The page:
Defenseman Chris Chelios hopes to suit up for his Detroit Red Wings next week, 10 weeks after the veteran hockey player suffered a broken tibia while blocking a shot in the preseason.
When his skates hit the ice, Chelios will be worth watching not just because he's an 11-time All Star or has won the Stanley Cup three times. Keep your eye on Chelios because, at 46, he's the oldest professional player in any major American sports league.
He first took the ice as a pro on March 8, 1984, before three of his teammates on the Red Wings roster were even born. "I always said I'd play until I didn't feel good. Well, I still feel good," he once told a reporter.
After 25 bruising NHL seasons, that's a remarkable feat. Of the 10 oldest players on U.S. men's pro-team sports in 2008, just two are from hockey. Six are from Major League Baseball, and two are from the National Football League. No players from the National Basketball Association or Major League Soccer make the list.
The only other hockey player is Gary Roberts, the 42-year-old left winger for the Tampa Bay Lightning. Roberts actually retired from hockey in 1996 because of neck injuries. It didn't stick. He was back on the ice in 1997 and has been there ever since.
The two football players on the list are on the same team. Every time the New York Giants line up for a field goal, they're counting on the two oldest men on the field. Jeff Feagles, the 42-year-old punter, holds the kicks, and 44-year old John Carney tries to put them through the uprights.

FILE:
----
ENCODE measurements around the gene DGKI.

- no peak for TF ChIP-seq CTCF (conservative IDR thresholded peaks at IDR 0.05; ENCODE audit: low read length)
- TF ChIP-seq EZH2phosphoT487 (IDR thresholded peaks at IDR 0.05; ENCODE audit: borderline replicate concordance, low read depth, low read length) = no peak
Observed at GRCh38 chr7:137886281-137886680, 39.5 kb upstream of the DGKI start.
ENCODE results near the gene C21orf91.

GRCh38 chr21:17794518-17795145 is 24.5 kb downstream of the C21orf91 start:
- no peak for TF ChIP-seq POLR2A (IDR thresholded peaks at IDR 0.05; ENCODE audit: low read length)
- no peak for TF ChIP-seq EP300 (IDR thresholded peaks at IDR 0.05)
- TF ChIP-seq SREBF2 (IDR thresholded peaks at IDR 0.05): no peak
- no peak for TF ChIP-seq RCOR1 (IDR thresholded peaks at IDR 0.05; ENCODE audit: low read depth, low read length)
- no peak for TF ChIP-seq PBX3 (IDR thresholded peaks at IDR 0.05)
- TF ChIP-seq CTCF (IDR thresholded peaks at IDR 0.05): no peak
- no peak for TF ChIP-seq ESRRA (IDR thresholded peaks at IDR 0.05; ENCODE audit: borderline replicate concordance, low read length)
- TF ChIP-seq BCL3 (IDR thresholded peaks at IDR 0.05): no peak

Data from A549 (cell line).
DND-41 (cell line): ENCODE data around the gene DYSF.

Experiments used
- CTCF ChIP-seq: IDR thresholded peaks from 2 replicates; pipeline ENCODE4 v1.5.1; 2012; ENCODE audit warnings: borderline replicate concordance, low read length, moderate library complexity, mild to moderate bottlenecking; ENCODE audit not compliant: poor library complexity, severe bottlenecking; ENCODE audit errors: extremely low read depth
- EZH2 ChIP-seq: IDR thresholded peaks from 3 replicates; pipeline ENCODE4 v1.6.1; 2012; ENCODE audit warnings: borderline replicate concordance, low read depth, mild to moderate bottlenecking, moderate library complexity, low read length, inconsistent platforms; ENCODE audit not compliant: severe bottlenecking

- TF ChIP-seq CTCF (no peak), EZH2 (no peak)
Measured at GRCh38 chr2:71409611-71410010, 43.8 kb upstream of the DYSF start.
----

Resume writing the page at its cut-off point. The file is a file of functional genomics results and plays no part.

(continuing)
So far this season, Carney's doing it consistently. He's kicked 27 field goals in 28 attempts. When Carney walked on to the Notre Dame football team over two decades ago, he never expected a 20-year professional career. "I was just hoping to get a couple of years in," he says.
But the players with the best chances for a long career in pro sports are, surprisingly, baseball pitchers. The list includes six who took the mound for a Major League Baseball team in 2008.
The Philadelphia Phillies' Jamie Moyer, 46, is the eldest. He helped his team win the World Series this year. The lefthander compiled a 16-7 record with a 3.71 ERA during the regular season for the Phillies. In the championship, Moyer pitched well in his only start. Despite a stomach virus, he lasted 6 1/3 innings and allowed three runs in a game the Phillies won.
When Moyer paraded down Philadelphia's Broad Street with the rest of his team to celebrate the championship, he might have experienced some deja vu. The Pennsylvania native cut school in 1980 to watch the Phillies' last World Series parade.
Moyer filed for free agency this offseason but could be back for another season in Philly. "I hope I'm back here," he said after the parade. "I sense there's a good feeling that I may come back here. I have not talked to the club at all, but we'll see what happens." He seems to have time on his side.
The top five: